06:51pm Tuesday 19 September 2017

NIH Study Offers Clues to Making Vaccine for Infant Respiratory Illness

WHAT: An atomic-level snapshot of a respiratory syncytial virus (RSV) protein bound to a human antibody represents a leap toward developing a vaccine for a common—and sometimes very serious—childhood disease. The findings, by scientists from the National Institute of Allergy and Infectious Diseases (NIAID), part of the National Institutes of Health, define the vulnerable shape of a critical RSV component called the fusion glycoprotein. 

The RSV fusion glycoprotein is shown (left) in its pre-fusion state in complex with an antibody (red and white ribbon) and (right) in its post-fusion shape.
Credit: NIAID
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The NIAID scientists determined the fusion glycoprotein’s shape as it appears before its interaction with human cells. It is this pre-fusion shape that is most vulnerable to neutralizing antibodies. Progress toward an RSV vaccine has been stalled in part because researchers did not previously know about a highly vulnerable site at the tip of the pre-fusion form of the fusion glycoprotein. Now that the structure has been solved and the site of antibody vulnerability revealed, scientists can use the new structural information to design vaccines capable of eliciting potent antibodies aimed at the target on top of the pre-fusion state of the glycoprotein.

Almost everyone is infected with RSV before turning three years of age. Most children recover quickly from such symptoms as sneezing, runny nose and cough, but the virus is a leading cause of hospitalization in children under age one. In the United States each year between 75,000 and 125,000 children in this age group are hospitalized with RSV infection. Globally, RSV infection accounts for nearly 7percent of deaths among children between the age of one month and one year. The only drug available to prevent severe RSV illness is a monoclonal antibody, palivizumab, which binds to the RSV fusion glycoprotein. In their study, the NIAID researchers showed how three antibodies that potently neutralize RSV all bind to the newly revealed site on the fusion glycoprotein of RSV. Thus, in addition to new clues for vaccine developers, the NIAID findings also provide a structural basis for how these antibodies neutralize RSV. This insight could accelerate development of these antibodies into therapies to treat or prevent severe RSV disease in very young infants, who are the most vulnerable to serious illness.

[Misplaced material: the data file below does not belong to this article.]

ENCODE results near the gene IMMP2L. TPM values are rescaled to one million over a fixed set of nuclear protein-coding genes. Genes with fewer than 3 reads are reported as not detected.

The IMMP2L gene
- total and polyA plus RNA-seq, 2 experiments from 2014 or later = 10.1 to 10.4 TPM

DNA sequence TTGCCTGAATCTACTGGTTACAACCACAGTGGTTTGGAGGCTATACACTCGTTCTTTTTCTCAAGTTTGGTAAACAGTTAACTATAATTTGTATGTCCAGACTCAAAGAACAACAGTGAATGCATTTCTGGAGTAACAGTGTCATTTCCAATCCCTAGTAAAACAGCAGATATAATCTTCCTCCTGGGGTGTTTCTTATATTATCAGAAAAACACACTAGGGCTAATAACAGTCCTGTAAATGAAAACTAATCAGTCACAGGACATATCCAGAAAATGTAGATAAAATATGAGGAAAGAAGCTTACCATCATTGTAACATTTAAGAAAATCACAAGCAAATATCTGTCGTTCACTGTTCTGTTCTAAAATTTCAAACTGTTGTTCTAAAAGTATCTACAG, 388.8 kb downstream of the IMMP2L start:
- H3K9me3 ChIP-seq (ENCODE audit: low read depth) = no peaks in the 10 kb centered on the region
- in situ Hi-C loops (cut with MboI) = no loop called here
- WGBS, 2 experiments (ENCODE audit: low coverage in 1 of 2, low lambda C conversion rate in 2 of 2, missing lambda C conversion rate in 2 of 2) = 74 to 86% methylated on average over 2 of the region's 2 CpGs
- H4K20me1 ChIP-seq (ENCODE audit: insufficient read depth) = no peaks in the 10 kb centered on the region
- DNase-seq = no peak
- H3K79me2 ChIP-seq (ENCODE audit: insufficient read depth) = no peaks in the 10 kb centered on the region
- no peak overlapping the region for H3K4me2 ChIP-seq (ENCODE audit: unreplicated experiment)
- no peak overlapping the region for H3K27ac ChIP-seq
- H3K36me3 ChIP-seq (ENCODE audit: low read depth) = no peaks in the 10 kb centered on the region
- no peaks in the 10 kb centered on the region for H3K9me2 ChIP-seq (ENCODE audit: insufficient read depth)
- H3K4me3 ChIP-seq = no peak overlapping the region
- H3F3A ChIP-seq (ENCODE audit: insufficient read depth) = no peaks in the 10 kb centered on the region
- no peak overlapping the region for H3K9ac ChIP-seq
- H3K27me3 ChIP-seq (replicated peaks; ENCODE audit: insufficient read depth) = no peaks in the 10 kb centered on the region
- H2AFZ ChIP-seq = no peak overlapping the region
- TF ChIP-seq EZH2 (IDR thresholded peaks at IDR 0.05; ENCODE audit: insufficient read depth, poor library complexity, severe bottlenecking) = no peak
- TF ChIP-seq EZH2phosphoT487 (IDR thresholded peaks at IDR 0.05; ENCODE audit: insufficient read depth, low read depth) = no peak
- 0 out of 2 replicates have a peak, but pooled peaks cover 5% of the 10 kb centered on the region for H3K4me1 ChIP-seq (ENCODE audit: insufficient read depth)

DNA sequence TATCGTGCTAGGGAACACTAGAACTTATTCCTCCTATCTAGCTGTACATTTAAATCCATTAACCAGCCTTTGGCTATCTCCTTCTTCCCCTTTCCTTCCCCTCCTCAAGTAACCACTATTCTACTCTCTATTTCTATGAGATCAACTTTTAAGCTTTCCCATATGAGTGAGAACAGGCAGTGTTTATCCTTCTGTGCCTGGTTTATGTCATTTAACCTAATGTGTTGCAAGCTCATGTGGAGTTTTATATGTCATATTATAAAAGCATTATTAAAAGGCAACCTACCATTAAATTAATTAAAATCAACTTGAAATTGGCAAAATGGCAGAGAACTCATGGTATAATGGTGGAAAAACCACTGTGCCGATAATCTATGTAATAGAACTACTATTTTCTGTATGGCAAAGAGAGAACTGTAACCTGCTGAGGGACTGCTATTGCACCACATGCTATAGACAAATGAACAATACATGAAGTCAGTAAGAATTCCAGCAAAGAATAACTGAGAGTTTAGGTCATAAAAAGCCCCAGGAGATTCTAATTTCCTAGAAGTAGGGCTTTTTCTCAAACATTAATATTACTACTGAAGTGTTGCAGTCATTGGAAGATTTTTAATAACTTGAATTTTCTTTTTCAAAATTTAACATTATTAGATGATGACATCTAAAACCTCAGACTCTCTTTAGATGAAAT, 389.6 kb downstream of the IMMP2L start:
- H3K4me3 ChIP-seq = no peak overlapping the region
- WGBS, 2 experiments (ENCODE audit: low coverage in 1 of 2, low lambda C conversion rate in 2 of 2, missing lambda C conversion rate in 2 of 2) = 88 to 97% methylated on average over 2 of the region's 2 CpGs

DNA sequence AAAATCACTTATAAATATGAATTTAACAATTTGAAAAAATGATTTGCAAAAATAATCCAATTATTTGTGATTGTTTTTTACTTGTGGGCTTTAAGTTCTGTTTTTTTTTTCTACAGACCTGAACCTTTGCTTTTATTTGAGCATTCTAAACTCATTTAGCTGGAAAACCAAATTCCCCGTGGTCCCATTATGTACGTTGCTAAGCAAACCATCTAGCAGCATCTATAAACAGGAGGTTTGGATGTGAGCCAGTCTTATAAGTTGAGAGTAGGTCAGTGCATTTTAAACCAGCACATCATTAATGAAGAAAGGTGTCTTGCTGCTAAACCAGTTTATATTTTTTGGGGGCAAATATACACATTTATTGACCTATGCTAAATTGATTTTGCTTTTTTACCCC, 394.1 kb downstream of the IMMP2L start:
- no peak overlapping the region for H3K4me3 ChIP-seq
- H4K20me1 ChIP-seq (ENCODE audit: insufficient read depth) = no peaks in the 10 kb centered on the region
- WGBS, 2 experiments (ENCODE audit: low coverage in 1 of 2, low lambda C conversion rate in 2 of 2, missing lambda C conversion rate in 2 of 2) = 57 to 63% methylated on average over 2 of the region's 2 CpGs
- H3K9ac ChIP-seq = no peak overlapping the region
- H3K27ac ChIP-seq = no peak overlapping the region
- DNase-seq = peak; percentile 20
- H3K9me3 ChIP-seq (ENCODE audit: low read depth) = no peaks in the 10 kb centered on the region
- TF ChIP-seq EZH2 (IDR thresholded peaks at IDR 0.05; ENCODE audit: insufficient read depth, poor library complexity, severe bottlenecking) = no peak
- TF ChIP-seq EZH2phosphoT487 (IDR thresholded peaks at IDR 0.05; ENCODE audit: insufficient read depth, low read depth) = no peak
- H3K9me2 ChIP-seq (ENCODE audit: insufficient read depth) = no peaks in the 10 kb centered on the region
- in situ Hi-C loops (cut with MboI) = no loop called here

JS McLellan et al. Structure of RSV fusion glycoprotein trimer bound to a prefusion-specific neutralizing antibody. Science DOI: 10.1126/science.1234914 (2013).

NIAID Director Anthony S. Fauci, M.D., is available for comment. NIAID researchers Barney S. Graham, M.D., Ph.D, and Peter D. Kwong, Ph.D., NIAID Vaccine Research Center, are also available to comment on their paper.

To schedule interviews, please contact Anne A. Oplinger, (301) 402-1663, niaidnews@niaid.nih.gov.

NIAID conducts and supports research—at NIH, throughout the United States, and worldwide—to study the causes of infectious and immune-mediated diseases, and to develop better means of preventing, diagnosing and treating these illnesses. News releases, fact sheets and other NIAID-related materials are available on the NIAID Web site at www.niaid.nih.gov.

About the National Institutes of Health (NIH): NIH, the nation’s medical research agency, includes 27 Institutes and Centers and is a component of the U.S. Department of Health and Human Services. NIH is the primary federal agency conducting and supporting basic, clinical, and translational medical research, and is investigating the causes, treatments, and cures for both common and rare diseases. For more information about NIH and its programs, visit www.nih.gov.

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